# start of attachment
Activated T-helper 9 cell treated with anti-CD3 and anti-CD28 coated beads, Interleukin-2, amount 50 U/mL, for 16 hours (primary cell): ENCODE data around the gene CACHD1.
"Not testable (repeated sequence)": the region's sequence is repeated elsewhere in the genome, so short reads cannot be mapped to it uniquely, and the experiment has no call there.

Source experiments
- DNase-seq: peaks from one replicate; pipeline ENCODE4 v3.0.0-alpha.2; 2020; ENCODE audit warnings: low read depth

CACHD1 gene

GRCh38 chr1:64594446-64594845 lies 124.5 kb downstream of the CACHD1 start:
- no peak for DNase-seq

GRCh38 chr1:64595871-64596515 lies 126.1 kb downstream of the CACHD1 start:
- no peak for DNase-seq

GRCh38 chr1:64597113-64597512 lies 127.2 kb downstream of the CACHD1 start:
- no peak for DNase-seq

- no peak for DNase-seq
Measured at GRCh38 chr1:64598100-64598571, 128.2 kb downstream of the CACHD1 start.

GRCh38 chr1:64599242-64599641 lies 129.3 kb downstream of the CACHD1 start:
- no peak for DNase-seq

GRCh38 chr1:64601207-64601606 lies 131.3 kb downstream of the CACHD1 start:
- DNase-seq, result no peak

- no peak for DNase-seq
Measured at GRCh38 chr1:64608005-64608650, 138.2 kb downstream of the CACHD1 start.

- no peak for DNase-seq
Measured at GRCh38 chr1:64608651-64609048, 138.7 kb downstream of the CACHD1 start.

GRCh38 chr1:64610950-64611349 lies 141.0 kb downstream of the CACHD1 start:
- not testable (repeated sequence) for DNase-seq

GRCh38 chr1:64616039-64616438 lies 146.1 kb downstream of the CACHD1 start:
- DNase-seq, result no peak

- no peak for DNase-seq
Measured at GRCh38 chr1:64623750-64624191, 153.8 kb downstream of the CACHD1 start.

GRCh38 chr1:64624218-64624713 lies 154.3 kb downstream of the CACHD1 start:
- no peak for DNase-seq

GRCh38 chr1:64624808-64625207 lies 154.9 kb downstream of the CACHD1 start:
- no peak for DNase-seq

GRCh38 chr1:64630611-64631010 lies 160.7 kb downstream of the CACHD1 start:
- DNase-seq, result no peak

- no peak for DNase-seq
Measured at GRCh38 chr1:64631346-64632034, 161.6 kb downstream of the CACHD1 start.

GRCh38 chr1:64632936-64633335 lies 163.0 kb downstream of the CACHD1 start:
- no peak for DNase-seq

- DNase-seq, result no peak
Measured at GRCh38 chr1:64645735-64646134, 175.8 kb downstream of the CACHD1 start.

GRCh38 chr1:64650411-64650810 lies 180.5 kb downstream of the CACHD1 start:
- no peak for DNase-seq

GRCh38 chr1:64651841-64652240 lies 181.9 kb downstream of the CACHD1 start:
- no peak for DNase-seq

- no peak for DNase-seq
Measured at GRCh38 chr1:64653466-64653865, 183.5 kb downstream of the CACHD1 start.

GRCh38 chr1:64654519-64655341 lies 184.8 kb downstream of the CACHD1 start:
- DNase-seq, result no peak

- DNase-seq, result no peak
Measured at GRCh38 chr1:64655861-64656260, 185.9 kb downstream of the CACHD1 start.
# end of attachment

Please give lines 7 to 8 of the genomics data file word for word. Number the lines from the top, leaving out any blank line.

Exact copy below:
- no peak for DNase-seq

GRCh38 chr1:64595871-64596515 lies 126.1 kb downstream of the CACHD1 start: